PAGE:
The sizes of the holes, slits or slots are of the greatest importance; their size is determined by mathematically balancing the physical property of surface tension of the liquid used against the weight of a column of the liquid which is determined by the height of the fluid above the vent or its operational head and the diameter is equivalent to the size of the hole. The surface tension about the hole is obtained by multiplying the circumference of the hole by the known surface tension of the fluid (in the case of water 75 dynes per centimeter multiplied by the circumference of the hole in centimeters) which gives the total force of the surface tension which must act against the weight of the column of fluid. The weight of the column is determined by multiplying the total volume by the specific gravity of the fluid. The surface tension force must equal or exceed the weight of the column of fluid. If the drinker uses about a angle of the container to the horizontal a pin hole size of hole will result from calculations, and this can be more accurately determined for various liquid as well as any angle of tilt employedin drinking from the container.

I have described several forms of my invention, but obviously various changes may be made in the details disclosed without departing from the spirit of the invention as set out in the following claims.

What I claim is: l

1; In an accessory adapted to act as a valve in a low pressure system, the combination of means for enclosing and conducting a fluid including a wall of a material to separate the enclosed fluid from a fluid exterior to said wall, said wall having a cavity having an axis substantially at right angles to said wall, and the orifice formed by the opening of said cavity having a non-wettable edge at the enclosed fluid side of said wall, 'said non-wettable edge of said oriflce of said wall having a predetermined circumferential size, being determined by the force of the column of fluid above the orifice, of a height equal to the operational head and of cross-sectional area equal to that of the orifice, being equal to or less than the force developed by the surface tension acting on the non-wettable perimeter of the orifice, for bridging said orifice, for withholding said fluidthrough said cavity preventing egress of the same, but permitting intermittent ingress from the opposite end of said cavity of the other fluid at the other side of the wall to the non-wettable edge when the pressure of the ingress fluid becomes intermittently greater than the resisting forces of the withheld fluid at the orifice.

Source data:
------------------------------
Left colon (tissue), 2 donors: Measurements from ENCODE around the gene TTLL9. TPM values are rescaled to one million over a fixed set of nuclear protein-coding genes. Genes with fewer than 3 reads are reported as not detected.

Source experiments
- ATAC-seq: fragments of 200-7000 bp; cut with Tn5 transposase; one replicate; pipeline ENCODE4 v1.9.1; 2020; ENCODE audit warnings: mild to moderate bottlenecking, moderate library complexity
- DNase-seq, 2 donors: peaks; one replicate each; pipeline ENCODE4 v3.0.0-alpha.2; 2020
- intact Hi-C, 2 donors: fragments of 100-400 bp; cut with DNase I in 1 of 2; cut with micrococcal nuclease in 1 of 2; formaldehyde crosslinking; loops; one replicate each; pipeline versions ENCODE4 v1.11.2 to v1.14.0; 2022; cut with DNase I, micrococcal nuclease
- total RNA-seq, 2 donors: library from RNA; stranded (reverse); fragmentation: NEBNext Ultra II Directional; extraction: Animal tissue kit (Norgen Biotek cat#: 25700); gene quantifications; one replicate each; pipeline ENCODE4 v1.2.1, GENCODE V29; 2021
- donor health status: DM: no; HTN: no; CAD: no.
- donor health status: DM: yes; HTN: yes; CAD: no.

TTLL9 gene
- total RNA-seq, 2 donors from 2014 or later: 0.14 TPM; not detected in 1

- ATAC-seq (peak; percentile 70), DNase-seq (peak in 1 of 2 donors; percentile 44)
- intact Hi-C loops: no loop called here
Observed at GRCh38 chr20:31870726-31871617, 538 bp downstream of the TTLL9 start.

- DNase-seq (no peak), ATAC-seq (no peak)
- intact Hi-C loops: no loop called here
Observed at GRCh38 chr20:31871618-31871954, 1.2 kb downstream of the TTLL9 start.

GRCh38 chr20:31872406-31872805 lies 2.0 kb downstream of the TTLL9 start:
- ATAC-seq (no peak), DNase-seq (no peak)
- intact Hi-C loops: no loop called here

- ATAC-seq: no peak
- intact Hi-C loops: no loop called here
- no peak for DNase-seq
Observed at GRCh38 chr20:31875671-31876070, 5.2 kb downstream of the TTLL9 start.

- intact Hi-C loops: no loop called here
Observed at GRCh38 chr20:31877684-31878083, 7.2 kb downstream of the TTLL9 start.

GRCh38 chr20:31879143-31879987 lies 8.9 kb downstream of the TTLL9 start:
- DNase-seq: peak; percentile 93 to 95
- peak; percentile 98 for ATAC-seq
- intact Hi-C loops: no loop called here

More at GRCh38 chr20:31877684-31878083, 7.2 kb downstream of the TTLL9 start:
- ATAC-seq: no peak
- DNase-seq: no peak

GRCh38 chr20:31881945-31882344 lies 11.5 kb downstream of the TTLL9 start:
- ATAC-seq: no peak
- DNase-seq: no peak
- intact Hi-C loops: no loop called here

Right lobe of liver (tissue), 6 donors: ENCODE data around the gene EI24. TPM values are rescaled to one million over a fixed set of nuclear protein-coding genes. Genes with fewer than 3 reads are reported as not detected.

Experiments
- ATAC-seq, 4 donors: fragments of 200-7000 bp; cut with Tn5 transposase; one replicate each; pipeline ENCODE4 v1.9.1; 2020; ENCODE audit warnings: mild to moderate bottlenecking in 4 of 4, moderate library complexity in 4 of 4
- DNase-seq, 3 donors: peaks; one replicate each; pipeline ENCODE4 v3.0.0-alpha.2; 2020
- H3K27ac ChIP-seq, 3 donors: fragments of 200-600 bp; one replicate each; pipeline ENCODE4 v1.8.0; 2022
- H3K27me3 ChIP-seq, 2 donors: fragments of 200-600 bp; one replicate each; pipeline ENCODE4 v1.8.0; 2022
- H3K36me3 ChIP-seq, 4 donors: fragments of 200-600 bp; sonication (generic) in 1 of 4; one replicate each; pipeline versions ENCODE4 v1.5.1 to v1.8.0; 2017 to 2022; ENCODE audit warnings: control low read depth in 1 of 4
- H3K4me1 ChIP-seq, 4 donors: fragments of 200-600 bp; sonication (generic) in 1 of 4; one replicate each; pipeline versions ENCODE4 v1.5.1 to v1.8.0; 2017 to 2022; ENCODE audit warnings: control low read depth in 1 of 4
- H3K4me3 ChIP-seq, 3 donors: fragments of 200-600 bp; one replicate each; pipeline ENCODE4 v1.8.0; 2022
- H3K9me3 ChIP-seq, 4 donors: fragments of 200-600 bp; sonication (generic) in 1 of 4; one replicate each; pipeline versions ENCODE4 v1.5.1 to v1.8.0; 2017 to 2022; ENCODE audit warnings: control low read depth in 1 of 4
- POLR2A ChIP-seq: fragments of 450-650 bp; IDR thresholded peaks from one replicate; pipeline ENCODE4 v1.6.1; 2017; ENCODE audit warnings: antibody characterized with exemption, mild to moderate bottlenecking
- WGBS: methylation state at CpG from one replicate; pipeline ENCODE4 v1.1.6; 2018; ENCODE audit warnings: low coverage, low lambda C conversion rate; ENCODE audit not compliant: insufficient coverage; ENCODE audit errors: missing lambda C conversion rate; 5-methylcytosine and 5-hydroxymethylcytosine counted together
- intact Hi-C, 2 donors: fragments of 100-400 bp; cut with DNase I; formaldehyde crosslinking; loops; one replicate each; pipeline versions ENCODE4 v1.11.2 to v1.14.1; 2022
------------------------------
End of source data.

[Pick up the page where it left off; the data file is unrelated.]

2. In an accessory adapted to act as a valve in a low pressure system. the combination of means for enclosing and conducting a fluid including a wall of a material to separate the enclosed fluid from a fluid exterior to said wall, said wall having a cavity having an axis substantially at right angles to said wall, and the orifice formed by the opening of said cavity having a non-wettable edge at the enclosed fluid side of said wall, said non-wettable edge of said orifice of said wall having a predetermined circumferential size being determined by the force of the column of fluid above the orifice. of a height 6 equal to the operational head and of cross-sectional area equal to that of the orifice, being equal to or less than the force developed by the surface tension acting on the non-wettable perimeter of the orifice, for bridging said orifice, for withholding said fluid through said cavity preventing egress of the same, but permitting intermittent ingress from the opposite end of said cavity of the other fluid at the other side of the wall to the non-wettable edge when the pressure of the ingress fluid becomes intermittently greater than the resisting forces of the withheld fluid at the orifice, said wall being a sheet .of material fashioned into a tube shape with end bores, one bore end shaped into the neck of-a standard bottle and having its other bore end adapted to be inserted into the mouth of a drinker, the fluid in the bottle adapted to pass through the interior of the tube shaped material, the exterior surface being exposed to the atmosphere between the bottle and said mouth, and having said orifice along said exposed surface.